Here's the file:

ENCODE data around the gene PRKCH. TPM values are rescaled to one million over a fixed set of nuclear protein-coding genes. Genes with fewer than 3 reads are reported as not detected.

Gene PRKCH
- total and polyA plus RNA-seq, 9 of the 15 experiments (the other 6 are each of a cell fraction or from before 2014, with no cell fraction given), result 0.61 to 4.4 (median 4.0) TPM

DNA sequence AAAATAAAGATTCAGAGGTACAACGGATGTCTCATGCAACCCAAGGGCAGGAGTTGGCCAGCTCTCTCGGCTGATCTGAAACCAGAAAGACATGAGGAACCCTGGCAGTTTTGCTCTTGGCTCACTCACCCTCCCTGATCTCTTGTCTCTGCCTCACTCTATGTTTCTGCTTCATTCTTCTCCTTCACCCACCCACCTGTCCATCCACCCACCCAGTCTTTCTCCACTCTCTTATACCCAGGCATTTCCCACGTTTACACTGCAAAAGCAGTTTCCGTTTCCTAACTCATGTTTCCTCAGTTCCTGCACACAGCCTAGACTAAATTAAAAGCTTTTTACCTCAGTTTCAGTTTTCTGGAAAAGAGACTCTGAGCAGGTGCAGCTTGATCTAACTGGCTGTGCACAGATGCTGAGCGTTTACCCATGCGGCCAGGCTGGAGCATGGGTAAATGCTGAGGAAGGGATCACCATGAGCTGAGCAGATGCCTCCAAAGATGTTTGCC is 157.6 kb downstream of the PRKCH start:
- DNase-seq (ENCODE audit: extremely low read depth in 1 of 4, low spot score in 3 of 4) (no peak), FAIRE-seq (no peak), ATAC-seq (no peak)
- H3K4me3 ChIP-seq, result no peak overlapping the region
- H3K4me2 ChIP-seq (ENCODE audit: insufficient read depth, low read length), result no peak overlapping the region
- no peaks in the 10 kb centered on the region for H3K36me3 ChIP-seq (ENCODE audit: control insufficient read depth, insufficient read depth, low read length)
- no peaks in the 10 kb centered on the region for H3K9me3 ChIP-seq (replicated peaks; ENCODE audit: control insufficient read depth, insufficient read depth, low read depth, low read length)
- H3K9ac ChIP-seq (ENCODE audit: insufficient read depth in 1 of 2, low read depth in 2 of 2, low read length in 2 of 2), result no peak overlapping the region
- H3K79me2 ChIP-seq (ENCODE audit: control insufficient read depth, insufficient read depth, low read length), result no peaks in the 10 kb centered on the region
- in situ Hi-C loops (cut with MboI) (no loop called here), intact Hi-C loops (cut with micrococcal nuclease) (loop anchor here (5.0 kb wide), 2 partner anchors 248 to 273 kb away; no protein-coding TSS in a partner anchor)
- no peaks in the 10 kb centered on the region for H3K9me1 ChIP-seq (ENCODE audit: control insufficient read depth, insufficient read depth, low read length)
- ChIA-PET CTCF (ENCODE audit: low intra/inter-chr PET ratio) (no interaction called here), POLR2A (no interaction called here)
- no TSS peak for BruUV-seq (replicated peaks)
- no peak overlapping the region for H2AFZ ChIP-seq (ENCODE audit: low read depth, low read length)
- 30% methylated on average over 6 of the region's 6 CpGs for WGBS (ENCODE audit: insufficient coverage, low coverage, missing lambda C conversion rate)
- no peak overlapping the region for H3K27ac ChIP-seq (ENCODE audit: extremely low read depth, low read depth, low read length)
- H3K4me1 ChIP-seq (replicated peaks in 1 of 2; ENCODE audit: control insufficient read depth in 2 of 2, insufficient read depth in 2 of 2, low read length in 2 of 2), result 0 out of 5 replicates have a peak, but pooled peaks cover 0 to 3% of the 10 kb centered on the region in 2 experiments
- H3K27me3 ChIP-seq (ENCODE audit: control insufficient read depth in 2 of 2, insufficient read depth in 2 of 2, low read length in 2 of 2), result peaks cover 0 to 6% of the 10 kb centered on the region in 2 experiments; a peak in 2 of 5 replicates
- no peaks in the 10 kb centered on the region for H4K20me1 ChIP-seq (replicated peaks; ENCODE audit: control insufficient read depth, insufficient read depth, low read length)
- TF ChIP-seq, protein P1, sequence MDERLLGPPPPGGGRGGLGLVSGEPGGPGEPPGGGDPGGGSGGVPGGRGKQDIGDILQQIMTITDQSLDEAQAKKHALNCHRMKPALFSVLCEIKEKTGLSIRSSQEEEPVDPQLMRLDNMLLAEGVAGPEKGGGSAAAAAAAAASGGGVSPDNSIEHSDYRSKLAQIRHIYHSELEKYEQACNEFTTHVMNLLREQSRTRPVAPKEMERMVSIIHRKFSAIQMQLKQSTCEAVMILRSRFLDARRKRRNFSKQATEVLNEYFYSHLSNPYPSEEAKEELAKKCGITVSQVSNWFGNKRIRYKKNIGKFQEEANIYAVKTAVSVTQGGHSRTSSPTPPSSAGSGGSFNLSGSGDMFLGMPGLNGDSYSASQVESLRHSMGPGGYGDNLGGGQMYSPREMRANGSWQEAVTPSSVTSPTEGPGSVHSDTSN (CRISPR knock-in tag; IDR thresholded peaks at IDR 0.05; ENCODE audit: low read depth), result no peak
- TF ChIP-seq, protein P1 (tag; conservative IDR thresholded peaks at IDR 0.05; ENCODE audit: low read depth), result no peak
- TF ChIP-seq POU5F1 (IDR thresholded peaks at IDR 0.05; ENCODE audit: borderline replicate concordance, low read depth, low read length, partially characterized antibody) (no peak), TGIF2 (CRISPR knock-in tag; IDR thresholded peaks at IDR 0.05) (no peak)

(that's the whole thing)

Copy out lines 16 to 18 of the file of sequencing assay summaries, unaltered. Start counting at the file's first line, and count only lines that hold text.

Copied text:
- no peak overlapping the region for H2AFZ ChIP-seq (ENCODE audit: low read depth, low read length)
- 30% methylated on average over 6 of the region's 6 CpGs for WGBS (ENCODE audit: insufficient coverage, low coverage, missing lambda C conversion rate)
- no peak overlapping the region for H3K27ac ChIP-seq (ENCODE audit: extremely low read depth, low read depth, low read length)